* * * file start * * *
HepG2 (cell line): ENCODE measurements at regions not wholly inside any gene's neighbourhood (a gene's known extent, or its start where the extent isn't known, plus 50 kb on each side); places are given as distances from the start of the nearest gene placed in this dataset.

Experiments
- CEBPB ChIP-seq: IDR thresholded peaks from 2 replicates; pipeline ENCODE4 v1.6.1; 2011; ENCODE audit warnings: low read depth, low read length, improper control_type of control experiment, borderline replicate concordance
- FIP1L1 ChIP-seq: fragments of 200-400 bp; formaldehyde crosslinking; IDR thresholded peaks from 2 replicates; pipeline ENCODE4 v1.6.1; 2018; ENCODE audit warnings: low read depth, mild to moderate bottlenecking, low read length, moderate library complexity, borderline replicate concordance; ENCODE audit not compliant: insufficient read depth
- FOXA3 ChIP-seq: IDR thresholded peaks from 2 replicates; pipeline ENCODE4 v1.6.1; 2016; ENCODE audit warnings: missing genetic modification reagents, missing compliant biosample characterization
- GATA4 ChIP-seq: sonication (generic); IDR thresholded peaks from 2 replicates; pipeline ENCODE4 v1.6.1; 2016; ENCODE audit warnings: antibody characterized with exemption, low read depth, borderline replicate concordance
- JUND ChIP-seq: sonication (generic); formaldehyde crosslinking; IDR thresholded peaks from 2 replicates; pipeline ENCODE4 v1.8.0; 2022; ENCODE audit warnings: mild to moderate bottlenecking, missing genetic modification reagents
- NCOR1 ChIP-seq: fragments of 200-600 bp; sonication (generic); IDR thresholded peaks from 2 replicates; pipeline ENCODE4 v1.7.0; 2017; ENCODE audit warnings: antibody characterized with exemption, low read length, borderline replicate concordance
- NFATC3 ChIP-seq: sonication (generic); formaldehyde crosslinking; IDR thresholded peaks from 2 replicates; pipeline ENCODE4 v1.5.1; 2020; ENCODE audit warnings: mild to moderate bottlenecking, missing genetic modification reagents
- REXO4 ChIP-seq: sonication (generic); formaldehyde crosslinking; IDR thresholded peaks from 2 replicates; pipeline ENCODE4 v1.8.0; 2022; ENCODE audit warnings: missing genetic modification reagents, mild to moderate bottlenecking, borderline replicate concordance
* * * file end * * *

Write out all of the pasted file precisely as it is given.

HepG2 (cell line): ENCODE measurements at regions not wholly inside any gene's neighbourhood (a gene's known extent, or its start where the extent isn't known, plus 50 kb on each side); places are given as distances from the start of the nearest gene placed in this dataset.

Experiments
- CEBPB ChIP-seq: IDR thresholded peaks from 2 replicates; pipeline ENCODE4 v1.6.1; 2011; ENCODE audit warnings: low read depth, low read length, improper control_type of control experiment, borderline replicate concordance
- FIP1L1 ChIP-seq: fragments of 200-400 bp; formaldehyde crosslinking; IDR thresholded peaks from 2 replicates; pipeline ENCODE4 v1.6.1; 2018; ENCODE audit warnings: low read depth, mild to moderate bottlenecking, low read length, moderate library complexity, borderline replicate concordance; ENCODE audit not compliant: insufficient read depth
- FOXA3 ChIP-seq: IDR thresholded peaks from 2 replicates; pipeline ENCODE4 v1.6.1; 2016; ENCODE audit warnings: missing genetic modification reagents, missing compliant biosample characterization
- GATA4 ChIP-seq: sonication (generic); IDR thresholded peaks from 2 replicates; pipeline ENCODE4 v1.6.1; 2016; ENCODE audit warnings: antibody characterized with exemption, low read depth, borderline replicate concordance
- JUND ChIP-seq: sonication (generic); formaldehyde crosslinking; IDR thresholded peaks from 2 replicates; pipeline ENCODE4 v1.8.0; 2022; ENCODE audit warnings: mild to moderate bottlenecking, missing genetic modification reagents
- NCOR1 ChIP-seq: fragments of 200-600 bp; sonication (generic); IDR thresholded peaks from 2 replicates; pipeline ENCODE4 v1.7.0; 2017; ENCODE audit warnings: antibody characterized with exemption, low read length, borderline replicate concordance
- NFATC3 ChIP-seq: sonication (generic); formaldehyde crosslinking; IDR thresholded peaks from 2 replicates; pipeline ENCODE4 v1.5.1; 2020; ENCODE audit warnings: mild to moderate bottlenecking, missing genetic modification reagents
- REXO4 ChIP-seq: sonication (generic); formaldehyde crosslinking; IDR thresholded peaks from 2 replicates; pipeline ENCODE4 v1.8.0; 2022; ENCODE audit warnings: missing genetic modification reagents, mild to moderate bottlenecking, borderline replicate concordance